Mac 512K Fat Mac

Introduced to replace the Mac 128K in September 1984, the 512K had four times the RAM of the original Mac. This made it possible to work with larger files, more powerful software, and have more files open (running more than one application was still in the future, awaiting MultiFinder).

Original MacintoshThere’s really not a lot more you can say about the “Fat Mac” than that. Except for memory, it’s the same as the 128K.

You can convert a non-working compact Mac into a Macquarium.


  • introduced 1984.09.10 at $3,300; discontinued 1986.04.14
  • code name: Fat Mac
  • model no.: M0001W
  • Gestalt ID: 1
  • upgrade path: 512Ke, Plus

Mac OS

  • works with System 1.1 through 4.1 (System 4.1 and Finder 5.5)
  • addressing: 24-bit only

Core System

  • CPU: 8 MHz 68000
  • ROM: 64 KB
  • RAM: 512 KB, expandable to 4 MB with third-party upgrades
  • Performance
    • 0.8, relative to SE
    • 0.7 MIPS
  • Graphics: 9″ b&w screen, 512 x 342 pixels
  • Drives
    • floppy drive: 400 KB single-sided
    • floppy connector on back of computer


  • keyboard attached via coiled telephone-like cable
  • mouse attached via DB-9 connector
  • serial ports: DB-9 modem and printer ports
  • SCSI ports: none


  • size (HxWxD): 13.6″ x 9.6″ x 10.9″
  • Weight: 16.5 lb.
  • PRAM battery: 4.5V PX 21 (a.k.a. Eveready 523, ANSI 1306AP, IEC 5LR50)
  • power supply: 60W


  • Mac Plus motherboard, 800KB floppy drive
  • One of the coolest ideas ever, Computer Care’s Mac Rescue adds a SCSI port and allows a 128K or 512K owner to install Mac Plus ROMs and up to 4 MB of system memory – plus a 2 MB RAM disk. Long gone, but you might get lucky and find one.

Online Resources


  • Never connect an Apple II 5.25″ floppy drive to the Mac’s floppy port. Doing so can ruin the floppy controller, meaning you can’t even use the internal drive any longer.
  • You can use DiskDup+ on a newer Mac to create 400k floppies using standard double density floppies. The only physical difference between 400k or 800k disks is whether data is written on one side or both sides of the floppy. Do not use high density disks. If you want to copy a disk, open DiskDup+ and insert the “master” disk. It will be read and ejected. You will be asked for a copy disk. Insert the disk you are copying to. If necessary, DiskDup+ will format the disk. If the newly created disk is unreadable on the old Mac, try making a copy on another machine (this can be cause by a misaligned hard drive). DiskDup+ will work on old machines with 1 megabyte of RAM; it will require two passes to duplicate the disk, however.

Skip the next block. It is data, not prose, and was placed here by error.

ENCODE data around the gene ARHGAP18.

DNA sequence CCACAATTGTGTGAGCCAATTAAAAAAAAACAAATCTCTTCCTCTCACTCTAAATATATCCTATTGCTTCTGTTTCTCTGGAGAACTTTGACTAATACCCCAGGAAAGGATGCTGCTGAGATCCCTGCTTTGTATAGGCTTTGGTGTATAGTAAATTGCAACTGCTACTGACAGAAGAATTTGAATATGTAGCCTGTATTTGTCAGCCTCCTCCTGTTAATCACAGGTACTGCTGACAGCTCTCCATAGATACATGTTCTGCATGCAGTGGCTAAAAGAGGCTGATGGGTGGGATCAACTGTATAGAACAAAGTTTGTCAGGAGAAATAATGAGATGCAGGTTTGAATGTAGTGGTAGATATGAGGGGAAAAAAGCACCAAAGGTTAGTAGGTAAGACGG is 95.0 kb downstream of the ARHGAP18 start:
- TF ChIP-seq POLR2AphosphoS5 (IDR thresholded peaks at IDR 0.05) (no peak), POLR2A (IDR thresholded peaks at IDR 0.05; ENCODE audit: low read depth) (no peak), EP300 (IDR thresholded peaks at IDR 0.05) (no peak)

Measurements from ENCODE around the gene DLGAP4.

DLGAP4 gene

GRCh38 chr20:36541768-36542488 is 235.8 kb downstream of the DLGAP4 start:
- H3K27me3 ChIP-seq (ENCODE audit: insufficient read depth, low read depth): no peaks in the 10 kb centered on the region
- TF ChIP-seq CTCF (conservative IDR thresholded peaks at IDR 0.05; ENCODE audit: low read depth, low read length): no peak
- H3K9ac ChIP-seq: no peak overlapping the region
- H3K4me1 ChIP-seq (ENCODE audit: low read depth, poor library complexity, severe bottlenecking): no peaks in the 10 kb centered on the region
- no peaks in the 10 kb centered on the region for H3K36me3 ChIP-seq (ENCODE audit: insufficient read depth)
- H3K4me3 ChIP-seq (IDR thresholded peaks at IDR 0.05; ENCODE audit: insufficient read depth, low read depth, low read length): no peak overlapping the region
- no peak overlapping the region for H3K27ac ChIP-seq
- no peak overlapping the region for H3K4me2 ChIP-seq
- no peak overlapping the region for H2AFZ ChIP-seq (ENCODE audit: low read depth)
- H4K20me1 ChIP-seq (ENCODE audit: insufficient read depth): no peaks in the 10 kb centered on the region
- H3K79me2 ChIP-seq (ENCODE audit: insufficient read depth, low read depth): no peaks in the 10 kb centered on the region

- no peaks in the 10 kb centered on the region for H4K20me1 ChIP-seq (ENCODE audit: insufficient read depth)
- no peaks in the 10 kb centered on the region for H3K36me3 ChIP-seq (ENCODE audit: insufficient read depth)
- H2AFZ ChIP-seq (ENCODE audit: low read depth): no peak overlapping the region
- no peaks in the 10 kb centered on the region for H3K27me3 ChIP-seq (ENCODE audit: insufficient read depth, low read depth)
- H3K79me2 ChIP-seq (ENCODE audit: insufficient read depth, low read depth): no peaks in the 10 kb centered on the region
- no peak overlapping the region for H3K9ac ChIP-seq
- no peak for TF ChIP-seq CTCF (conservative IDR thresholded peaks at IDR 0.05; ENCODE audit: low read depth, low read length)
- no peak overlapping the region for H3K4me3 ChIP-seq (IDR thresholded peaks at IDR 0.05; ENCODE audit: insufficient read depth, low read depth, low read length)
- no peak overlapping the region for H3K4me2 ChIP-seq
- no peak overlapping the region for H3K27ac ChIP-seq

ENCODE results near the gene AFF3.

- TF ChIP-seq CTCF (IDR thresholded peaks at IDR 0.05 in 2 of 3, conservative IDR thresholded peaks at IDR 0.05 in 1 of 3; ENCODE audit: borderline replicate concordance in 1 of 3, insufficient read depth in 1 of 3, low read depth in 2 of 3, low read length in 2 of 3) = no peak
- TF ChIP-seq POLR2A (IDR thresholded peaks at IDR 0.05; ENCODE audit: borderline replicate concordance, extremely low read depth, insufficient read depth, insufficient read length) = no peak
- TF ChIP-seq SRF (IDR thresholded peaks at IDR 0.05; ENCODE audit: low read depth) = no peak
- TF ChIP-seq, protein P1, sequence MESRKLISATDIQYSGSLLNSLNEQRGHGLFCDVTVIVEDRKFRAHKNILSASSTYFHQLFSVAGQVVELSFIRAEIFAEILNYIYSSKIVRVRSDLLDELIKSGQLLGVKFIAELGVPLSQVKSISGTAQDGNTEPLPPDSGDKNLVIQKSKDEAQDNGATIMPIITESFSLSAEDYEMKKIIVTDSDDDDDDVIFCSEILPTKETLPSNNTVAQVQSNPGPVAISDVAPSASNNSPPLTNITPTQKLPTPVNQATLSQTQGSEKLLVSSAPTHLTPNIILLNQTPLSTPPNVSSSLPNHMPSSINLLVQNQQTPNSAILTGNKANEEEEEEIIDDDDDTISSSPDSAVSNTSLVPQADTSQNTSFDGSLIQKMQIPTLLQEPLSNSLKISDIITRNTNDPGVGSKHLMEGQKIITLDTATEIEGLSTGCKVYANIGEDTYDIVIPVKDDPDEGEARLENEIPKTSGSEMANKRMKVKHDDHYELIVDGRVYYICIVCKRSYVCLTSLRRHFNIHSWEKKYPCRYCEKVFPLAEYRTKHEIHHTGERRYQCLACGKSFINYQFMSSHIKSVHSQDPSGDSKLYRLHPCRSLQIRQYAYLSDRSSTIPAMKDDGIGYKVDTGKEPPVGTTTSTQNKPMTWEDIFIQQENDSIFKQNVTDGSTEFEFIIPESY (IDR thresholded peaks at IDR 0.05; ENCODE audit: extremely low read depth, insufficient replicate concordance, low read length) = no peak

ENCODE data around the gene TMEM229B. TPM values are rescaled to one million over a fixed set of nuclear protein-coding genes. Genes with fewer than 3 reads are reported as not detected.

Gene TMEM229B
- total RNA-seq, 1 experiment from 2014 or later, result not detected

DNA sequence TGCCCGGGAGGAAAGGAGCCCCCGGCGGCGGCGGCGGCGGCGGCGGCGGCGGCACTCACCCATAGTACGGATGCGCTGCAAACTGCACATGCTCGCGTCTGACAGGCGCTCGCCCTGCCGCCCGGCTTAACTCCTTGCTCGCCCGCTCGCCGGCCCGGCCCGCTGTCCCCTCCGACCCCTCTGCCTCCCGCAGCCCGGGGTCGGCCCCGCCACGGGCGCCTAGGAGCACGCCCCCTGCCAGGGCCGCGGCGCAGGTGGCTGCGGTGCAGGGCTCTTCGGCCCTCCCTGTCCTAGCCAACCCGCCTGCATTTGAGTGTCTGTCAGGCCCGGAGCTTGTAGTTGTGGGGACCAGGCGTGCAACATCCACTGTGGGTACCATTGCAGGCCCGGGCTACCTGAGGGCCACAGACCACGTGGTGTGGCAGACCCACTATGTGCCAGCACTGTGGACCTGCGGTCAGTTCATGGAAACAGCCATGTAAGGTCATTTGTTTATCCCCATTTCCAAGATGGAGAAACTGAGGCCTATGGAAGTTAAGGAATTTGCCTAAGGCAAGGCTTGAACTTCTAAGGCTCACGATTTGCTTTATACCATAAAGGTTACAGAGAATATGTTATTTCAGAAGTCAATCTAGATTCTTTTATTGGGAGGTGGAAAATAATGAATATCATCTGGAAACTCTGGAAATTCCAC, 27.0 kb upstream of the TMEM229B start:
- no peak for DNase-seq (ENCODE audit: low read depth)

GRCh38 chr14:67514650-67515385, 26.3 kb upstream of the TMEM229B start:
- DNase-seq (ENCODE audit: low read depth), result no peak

DiskDup+ will also make copies from disk image files. You can download early system software as disk images by following links from The Mac 512K User Group. If you are using System 7.1 or later, drag the disk image to the DiskDup+ icon. The rest of the process is the same as when copying a physical disk. If you don’t have drag and drop, DiskDup+ has the ability to read the disk image directly. Open DiskDup and click on the button that says “Open Disk Image.”
  • The 512K and 512Ke can only access AppleShare volumes on a network with AppleShare 1.1 Work Station, not with AppleShare 2.0 Work Station. More details in Apple TIL 5356.
  • The 128K and 512K are not able to read 400k disks in an attached 800k MFD-51W-10 drive.
  • That monitor packs a lot of voltage. Read Compact Mac CRT Energy before working inside.
  • Reliably supports serial port speeds to 19.2 kbps, although default is 9600 bps.
  • Serial port does not support hardware handshaking required for 9600 bps or faster modems.
  • Apple discontinued support and parts orders for the 512K on 1998.08.31. You may be able to find dealers with parts inventory either locally or on our parts and service list.

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